The Unlikely Origins of Portugal’s Beloved Alheira Sausage

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Written by: | Last updated on February 13, 2024 | Est. Reading Time: 2 minutes
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Alheira, a smoked Portuguese sausage known for its unique garlic flavour, is one of Portugal’s most famous traditional dishes. In 2011, it was celebrated as one of Portugal’s seven gastronomic wonders, a testament to its cherished place in the nation’s cuisine. This sausage is a staple on Portuguese menus, often accompanied by a fried egg and fries.

The name, derived from the Portuguese word “alho” for garlic, hints at its flavourful character. Notably, alheira sets itself apart from other Portuguese sausages by traditionally not using pork, although many modern versions include it.

The most esteemed alheiras, particularly those from Mirandela in Trás-os-Montes, as well as from Beira Alta, are renowned for their quality. Recognised with the IGP (“Indicação Geográfica Protegida”) certification, alheira from Mirandela is safeguarded as a traditional product, ensuring it adheres to precise production standards.

Beyond its taste, alheira’s popularity is deeply rooted in its compelling history. The sausage was ingeniously crafted by Portugal’s secret Jewish community during the Inquisition.

Facing the harsh choice of death or conversion in 1497, these Jews, especially those in Trás-os-Montes, sought ways to covertly maintain their faith while outwardly conforming to Christianity.

Under the guise of converted Christians, the clandestine Jewish communities of Portugal took extraordinary measures to hide their faith, incorporating Hebrew prayers into Catholic prayer books and blending Jewish vernacular with Catholic practices. Remarkably, one such community in Belmonte succeeded in preserving its religious traditions in secrecy for over four centuries.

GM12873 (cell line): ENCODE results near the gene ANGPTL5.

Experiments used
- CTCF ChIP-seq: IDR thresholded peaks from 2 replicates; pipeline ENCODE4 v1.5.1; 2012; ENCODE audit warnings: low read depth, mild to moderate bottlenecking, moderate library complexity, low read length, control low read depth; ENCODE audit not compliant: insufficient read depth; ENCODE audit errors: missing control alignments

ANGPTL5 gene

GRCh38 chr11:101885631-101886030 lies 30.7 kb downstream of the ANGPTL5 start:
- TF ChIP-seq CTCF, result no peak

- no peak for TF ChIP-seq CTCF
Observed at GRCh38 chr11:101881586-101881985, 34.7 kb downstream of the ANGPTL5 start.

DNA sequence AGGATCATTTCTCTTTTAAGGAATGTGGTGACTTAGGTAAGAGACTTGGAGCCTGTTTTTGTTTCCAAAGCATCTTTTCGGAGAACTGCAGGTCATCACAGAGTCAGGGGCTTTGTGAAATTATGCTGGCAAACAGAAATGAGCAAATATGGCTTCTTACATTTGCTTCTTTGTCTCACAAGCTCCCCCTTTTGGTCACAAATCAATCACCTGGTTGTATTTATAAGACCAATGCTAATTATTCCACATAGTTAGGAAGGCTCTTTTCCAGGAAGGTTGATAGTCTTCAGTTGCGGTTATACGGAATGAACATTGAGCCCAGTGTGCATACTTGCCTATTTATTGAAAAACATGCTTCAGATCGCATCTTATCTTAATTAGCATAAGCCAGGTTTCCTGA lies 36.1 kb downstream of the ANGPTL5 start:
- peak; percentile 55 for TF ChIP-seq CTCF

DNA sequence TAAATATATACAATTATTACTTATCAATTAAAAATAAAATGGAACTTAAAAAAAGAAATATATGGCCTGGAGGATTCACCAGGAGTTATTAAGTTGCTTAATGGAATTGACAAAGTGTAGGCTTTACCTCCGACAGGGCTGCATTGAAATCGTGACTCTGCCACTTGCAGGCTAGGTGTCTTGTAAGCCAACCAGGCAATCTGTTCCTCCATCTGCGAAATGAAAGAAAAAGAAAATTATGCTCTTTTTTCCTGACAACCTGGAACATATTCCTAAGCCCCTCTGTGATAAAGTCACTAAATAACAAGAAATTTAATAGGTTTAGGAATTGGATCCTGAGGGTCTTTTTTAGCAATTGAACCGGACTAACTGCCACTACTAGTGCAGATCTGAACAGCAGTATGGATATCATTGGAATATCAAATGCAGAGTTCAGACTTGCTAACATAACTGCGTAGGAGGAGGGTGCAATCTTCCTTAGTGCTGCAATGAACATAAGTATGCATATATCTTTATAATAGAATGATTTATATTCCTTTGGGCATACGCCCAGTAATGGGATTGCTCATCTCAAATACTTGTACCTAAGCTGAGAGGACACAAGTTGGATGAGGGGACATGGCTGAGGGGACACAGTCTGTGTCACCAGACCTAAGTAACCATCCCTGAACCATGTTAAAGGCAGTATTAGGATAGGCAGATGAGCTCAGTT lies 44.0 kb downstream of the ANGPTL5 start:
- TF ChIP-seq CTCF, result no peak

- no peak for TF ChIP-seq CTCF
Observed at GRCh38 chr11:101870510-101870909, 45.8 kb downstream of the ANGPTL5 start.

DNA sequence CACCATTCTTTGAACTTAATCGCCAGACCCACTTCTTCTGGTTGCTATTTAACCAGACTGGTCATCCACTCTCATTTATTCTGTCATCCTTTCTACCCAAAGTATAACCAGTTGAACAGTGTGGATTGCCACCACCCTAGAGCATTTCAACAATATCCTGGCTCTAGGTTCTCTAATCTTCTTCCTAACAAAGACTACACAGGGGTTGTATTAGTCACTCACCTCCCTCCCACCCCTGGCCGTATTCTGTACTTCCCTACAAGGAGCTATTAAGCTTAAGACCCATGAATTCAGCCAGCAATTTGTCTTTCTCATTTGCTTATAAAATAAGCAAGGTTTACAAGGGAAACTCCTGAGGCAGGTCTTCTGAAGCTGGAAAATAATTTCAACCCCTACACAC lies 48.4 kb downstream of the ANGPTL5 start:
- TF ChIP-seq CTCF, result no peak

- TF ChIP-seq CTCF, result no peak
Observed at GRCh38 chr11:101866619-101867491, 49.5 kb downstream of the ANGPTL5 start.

Their solution included the creation of alheira, a sausage made from various non-pork meats such as chicken or rabbit, seasoned to mimic the taste of pork, thus avoiding suspicion by blending in with the culinary customs of their Christian neighbours. The jews proudly hung these sausages where they could be seen, suggesting they had converted to Christianity.

Despite its origins as a means for Portugal’s secret Jews to disguise their dietary practices, the contemporary preparation of alheira has evolved. Today, many variations include pork or pork fat, diverging from the original pork-free recipe. Game-based sausages made from wild boar are particularly popular. However, you’ll also find vegan versions that taste very like the traditional recipe.

vegan alheira
Vegan Alheira from Pingo Doce © Portugalist

Therefore, those seeking to enjoy alheira in its traditional form should verify ingredients when purchasing or ordering in a restaurant.

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James Cave is the founder of Portugalist and the author of the bestselling book, Moving to Portugal Made Simple. He has visited just about every part of Portugal, including Madeira and all nine islands of the Azores, and lived in several parts of Portugal including Lisbon, the Algarve, and Northern Portugal.